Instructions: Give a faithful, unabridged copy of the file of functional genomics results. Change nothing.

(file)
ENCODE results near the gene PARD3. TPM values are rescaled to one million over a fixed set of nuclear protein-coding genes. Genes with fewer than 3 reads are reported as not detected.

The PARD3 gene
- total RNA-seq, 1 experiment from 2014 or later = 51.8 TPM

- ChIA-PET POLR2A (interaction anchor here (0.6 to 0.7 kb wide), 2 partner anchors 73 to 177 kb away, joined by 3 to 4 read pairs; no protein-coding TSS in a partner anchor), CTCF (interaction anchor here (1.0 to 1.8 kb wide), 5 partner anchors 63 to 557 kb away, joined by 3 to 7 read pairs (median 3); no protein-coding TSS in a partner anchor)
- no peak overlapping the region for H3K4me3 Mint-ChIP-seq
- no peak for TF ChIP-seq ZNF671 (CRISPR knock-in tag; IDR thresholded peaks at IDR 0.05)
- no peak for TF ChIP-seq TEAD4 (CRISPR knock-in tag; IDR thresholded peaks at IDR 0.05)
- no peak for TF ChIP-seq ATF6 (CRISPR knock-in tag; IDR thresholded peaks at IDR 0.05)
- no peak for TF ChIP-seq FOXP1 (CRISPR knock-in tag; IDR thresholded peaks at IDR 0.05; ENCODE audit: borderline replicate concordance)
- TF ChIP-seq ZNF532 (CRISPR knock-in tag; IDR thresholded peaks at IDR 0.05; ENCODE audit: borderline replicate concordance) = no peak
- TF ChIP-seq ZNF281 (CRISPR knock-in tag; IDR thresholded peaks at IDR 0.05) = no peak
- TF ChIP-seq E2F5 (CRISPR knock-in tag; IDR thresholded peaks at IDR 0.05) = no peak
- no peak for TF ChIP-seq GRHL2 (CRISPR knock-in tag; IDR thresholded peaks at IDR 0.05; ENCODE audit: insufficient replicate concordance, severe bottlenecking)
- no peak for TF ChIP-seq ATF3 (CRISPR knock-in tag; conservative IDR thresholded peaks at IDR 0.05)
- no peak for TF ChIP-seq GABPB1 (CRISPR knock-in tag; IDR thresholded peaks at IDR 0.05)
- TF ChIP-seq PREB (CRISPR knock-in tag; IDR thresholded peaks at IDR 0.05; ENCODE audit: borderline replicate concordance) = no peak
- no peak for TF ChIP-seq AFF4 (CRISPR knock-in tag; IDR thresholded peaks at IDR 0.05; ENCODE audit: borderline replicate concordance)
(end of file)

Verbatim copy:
ENCODE results near the gene PARD3. TPM values are rescaled to one million over a fixed set of nuclear protein-coding genes. Genes with fewer than 3 reads are reported as not detected.

The PARD3 gene
- total RNA-seq, 1 experiment from 2014 or later = 51.8 TPM

- ChIA-PET POLR2A (interaction anchor here (0.6 to 0.7 kb wide), 2 partner anchors 73 to 177 kb away, joined by 3 to 4 read pairs; no protein-coding TSS in a partner anchor), CTCF (interaction anchor here (1.0 to 1.8 kb wide), 5 partner anchors 63 to 557 kb away, joined by 3 to 7 read pairs (median 3); no protein-coding TSS in a partner anchor)
- no peak overlapping the region for H3K4me3 Mint-ChIP-seq
- no peak for TF ChIP-seq ZNF671 (CRISPR knock-in tag; IDR thresholded peaks at IDR 0.05)
- no peak for TF ChIP-seq TEAD4 (CRISPR knock-in tag; IDR thresholded peaks at IDR 0.05)
- no peak for TF ChIP-seq ATF6 (CRISPR knock-in tag; IDR thresholded peaks at IDR 0.05)
- no peak for TF ChIP-seq FOXP1 (CRISPR knock-in tag; IDR thresholded peaks at IDR 0.05; ENCODE audit: borderline replicate concordance)
- TF ChIP-seq ZNF532 (CRISPR knock-in tag; IDR thresholded peaks at IDR 0.05; ENCODE audit: borderline replicate concordance) = no peak
- TF ChIP-seq ZNF281 (CRISPR knock-in tag; IDR thresholded peaks at IDR 0.05) = no peak
- TF ChIP-seq E2F5 (CRISPR knock-in tag; IDR thresholded peaks at IDR 0.05) = no peak
- no peak for TF ChIP-seq GRHL2 (CRISPR knock-in tag; IDR thresholded peaks at IDR 0.05; ENCODE audit: insufficient replicate concordance, severe bottlenecking)
- no peak for TF ChIP-seq ATF3 (CRISPR knock-in tag; conservative IDR thresholded peaks at IDR 0.05)
- no peak for TF ChIP-seq GABPB1 (CRISPR knock-in tag; IDR thresholded peaks at IDR 0.05)
- TF ChIP-seq PREB (CRISPR knock-in tag; IDR thresholded peaks at IDR 0.05; ENCODE audit: borderline replicate concordance) = no peak
- no peak for TF ChIP-seq AFF4 (CRISPR knock-in tag; IDR thresholded peaks at IDR 0.05; ENCODE audit: borderline replicate concordance)